Ben Minor

Peak Aircraft/Team Minicopter Team Futaba Team Kontronik USA

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09-05-2013 10:30 PM  5 years agoPost 5
Ace Dude

rrProfessor

USA

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I have one, er, two. The good ones are expensive, but show up occasionally here for sale. They are on eBay as well. I mostly use them for head bolts on my model engines.

  

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09-05-2013 10:33 PM  5 years agoPost 6
Einzelganger

rrKey Veteran

Campbell, Texas

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^^^^^+1

I don't have one but it would be handy on head bolts and especially muffler screws.

Wayne

I love the smell of nitro in the morning.
RIP Roman

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09-05-2013 10:34 PM  5 years agoPost 7
Justin Stuart (RIP)

rrMaster

Plano, Texas

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I have never seen torque driver which would fit 1.5mm or 3.0mm SHCS.

Avant RC
Scorpion Power Systems
Thunder Power RC
Kontronik Drives

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09-05-2013 10:36 PM  5 years agoPost 8
Tyler

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Chicagoland area

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Useless without specs on required torque.

Enjoy things that money can buy IF you don't lose the things money can't buy.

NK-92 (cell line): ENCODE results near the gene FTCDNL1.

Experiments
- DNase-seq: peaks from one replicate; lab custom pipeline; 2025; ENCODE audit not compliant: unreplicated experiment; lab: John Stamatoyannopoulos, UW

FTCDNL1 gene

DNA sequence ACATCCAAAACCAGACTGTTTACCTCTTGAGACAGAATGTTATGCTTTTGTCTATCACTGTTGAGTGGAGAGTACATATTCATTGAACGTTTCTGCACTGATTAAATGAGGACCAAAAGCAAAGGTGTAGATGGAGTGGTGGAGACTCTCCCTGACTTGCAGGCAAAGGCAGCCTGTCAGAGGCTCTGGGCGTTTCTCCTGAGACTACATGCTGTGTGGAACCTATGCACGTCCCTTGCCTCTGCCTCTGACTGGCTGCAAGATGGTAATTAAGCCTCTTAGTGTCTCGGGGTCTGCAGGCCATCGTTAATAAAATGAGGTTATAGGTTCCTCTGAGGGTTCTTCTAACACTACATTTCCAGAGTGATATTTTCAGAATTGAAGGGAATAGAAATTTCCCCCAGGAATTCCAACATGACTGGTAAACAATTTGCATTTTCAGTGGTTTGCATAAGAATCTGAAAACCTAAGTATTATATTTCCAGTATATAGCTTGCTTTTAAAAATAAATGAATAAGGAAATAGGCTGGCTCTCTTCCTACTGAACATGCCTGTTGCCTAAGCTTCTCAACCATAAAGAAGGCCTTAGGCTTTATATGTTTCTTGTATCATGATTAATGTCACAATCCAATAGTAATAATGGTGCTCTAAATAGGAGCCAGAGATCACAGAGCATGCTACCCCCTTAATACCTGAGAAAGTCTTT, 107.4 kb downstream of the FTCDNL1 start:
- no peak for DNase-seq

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09-05-2013 10:36 PM  5 years agoPost 9
R.J.

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SF bay area, CA USA

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I have two, a Tork-it screwdriver and a Klein. Having said that, I mostly use it for re-assembling nitro engines like Ace Dude.

http://www.kleintools.com/catalog/t...que-screwdriver

I have been using these values from the Tork-it instructions:

Recommended Maximum Torque (steel screws into aluminum)

Screw Size/ Torque/ Socket Size

2.0 mm/ 5-7 in-lb/ 1.5 mm

2-56/ 6-8 in-lb/ 5/64"

2.5 mm/ 8-10 in-lb/ 2.0 mm

4-40/ 12-14 in-lb/ 3/32"

3.0 mm/ 13-15 in-lb/ 2.5 mm

5-40/ 14-16 in-lb/ 3/32"

6-32/ 17-21 in-lb/ 7/64"

4.0 mm/ 20-24 in-lb/ 3.0 mm

8-32/ 22-26 in-lb/ 9/64"

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09-05-2013 10:39 PM  5 years agoPost 10
RyanW

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Edmond, Oklahoma

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Yes, I use mine on all my builds- https://rc.runryder.com/t743715p1/

You can get by with "feel" on a lot of things, but when assembling 'plate frame' mechanics I feel it is essential to have consistent torque on the fasteners to keep the frame from being tweaked.

-Ryan
Mikado USA, Kontronik, Opti-Power, MKS Servos

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09-05-2013 10:55 PM  5 years agoPost 11
Ace Dude

rrProfessor

USA